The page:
Seems that way for the continental form - Singer Tract, April 1935; with some rather poignant non-Jonny-view photos. April 49 for Cuba.
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Old Tuesday 19th March 2019, 14:45   #105
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I'm not really sure what you are talking about. For me, at least, ebird uses "British" names for birds found in both continents - for example, Grey Plover (with an 'e' no less), Brunnich's Guillemot and Shore Lark. I can't even get the US names (Black-bellied Plover, Horned Lark etc) in the drop down menu.

I can't remember if I set this as a user-option, if if ebird just defaults based on geographical location.

In any event, even if it didn't do this, since it is a superb resource provided by our friends across the Pond for free, there is no way I would criticize them for such an egregious lack of cultural sensitivity.
Not the first time.
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Old Tuesday 19th March 2019, 15:53   #106
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I'm not really sure what you are talking about. For me, at least, ebird uses "British" names for birds found in both continents - for example, Grey Plover (with an 'e' no less), Brunnich's Guillemot and Shore Lark. I can't even get the US names (Black-bellied Plover, Horned Lark etc) in the drop down menu.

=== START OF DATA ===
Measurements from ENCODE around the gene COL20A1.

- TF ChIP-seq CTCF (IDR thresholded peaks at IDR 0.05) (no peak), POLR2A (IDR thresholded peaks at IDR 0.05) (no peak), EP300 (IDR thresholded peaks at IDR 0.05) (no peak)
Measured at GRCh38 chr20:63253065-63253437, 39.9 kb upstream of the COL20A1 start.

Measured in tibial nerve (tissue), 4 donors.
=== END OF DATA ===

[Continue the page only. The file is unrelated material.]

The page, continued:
I can't remember if I set this as a user-option, if if ebird just defaults based on geographical location.

In any event, even if it didn't do this, since it is a superb resource provided by our friends across the Pond for free, there is no way I would criticize them for such an egregious lack of cultural sensitivity.
I explicitly set eBird to use IOC names and that's what I get - of course only for species eBird agrees with! My primary list is using the IOC taxonomy (with a couple of tweaks) using my own s/w and database - I've recently been reporting on eBird (in addition to my own database) simply because I use their data on planning trips and decided I should contribute in return irrespective of what I think of their taxonomy and it's no overhead in reality since I can do it my own way and then import to eBird.